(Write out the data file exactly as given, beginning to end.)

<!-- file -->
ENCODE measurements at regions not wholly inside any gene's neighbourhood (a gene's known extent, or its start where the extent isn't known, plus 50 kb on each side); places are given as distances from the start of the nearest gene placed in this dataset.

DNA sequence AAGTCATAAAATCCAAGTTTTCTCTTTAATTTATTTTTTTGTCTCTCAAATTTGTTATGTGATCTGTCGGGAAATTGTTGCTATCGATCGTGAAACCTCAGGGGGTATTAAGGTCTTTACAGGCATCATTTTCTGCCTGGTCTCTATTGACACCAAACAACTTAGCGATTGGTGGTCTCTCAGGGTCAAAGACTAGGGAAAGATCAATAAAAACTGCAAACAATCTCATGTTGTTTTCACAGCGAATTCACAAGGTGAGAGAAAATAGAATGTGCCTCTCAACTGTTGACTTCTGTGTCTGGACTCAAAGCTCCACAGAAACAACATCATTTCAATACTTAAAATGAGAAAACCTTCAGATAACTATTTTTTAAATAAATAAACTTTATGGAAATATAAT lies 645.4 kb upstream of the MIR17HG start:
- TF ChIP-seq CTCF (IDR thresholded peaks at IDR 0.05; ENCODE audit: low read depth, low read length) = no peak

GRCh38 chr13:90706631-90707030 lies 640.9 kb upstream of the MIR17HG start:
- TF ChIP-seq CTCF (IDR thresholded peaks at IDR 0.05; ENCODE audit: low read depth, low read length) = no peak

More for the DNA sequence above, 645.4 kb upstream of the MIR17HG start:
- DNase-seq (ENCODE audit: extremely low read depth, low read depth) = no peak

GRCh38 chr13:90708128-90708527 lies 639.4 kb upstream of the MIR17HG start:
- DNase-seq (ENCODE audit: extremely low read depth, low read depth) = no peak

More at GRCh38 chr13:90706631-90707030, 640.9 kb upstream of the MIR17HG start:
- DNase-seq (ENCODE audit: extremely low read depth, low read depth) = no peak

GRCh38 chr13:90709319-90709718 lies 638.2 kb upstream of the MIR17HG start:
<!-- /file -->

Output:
ENCODE measurements at regions not wholly inside any gene's neighbourhood (a gene's known extent, or its start where the extent isn't known, plus 50 kb on each side); places are given as distances from the start of the nearest gene placed in this dataset.

DNA sequence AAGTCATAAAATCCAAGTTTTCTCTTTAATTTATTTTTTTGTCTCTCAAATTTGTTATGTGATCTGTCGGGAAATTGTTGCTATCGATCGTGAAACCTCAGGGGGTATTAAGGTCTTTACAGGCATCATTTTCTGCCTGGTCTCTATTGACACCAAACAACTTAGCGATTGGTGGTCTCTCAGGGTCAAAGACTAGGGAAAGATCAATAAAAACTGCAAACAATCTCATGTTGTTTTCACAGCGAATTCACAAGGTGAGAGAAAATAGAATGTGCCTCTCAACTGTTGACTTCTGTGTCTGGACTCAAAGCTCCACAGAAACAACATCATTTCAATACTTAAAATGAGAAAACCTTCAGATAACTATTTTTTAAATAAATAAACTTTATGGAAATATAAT lies 645.4 kb upstream of the MIR17HG start:
- TF ChIP-seq CTCF (IDR thresholded peaks at IDR 0.05; ENCODE audit: low read depth, low read length) = no peak

GRCh38 chr13:90706631-90707030 lies 640.9 kb upstream of the MIR17HG start:
- TF ChIP-seq CTCF (IDR thresholded peaks at IDR 0.05; ENCODE audit: low read depth, low read length) = no peak

More for the DNA sequence above, 645.4 kb upstream of the MIR17HG start:
- DNase-seq (ENCODE audit: extremely low read depth, low read depth) = no peak

GRCh38 chr13:90708128-90708527 lies 639.4 kb upstream of the MIR17HG start:
- DNase-seq (ENCODE audit: extremely low read depth, low read depth) = no peak

More at GRCh38 chr13:90706631-90707030, 640.9 kb upstream of the MIR17HG start:
- DNase-seq (ENCODE audit: extremely low read depth, low read depth) = no peak

GRCh38 chr13:90709319-90709718 lies 638.2 kb upstream of the MIR17HG start: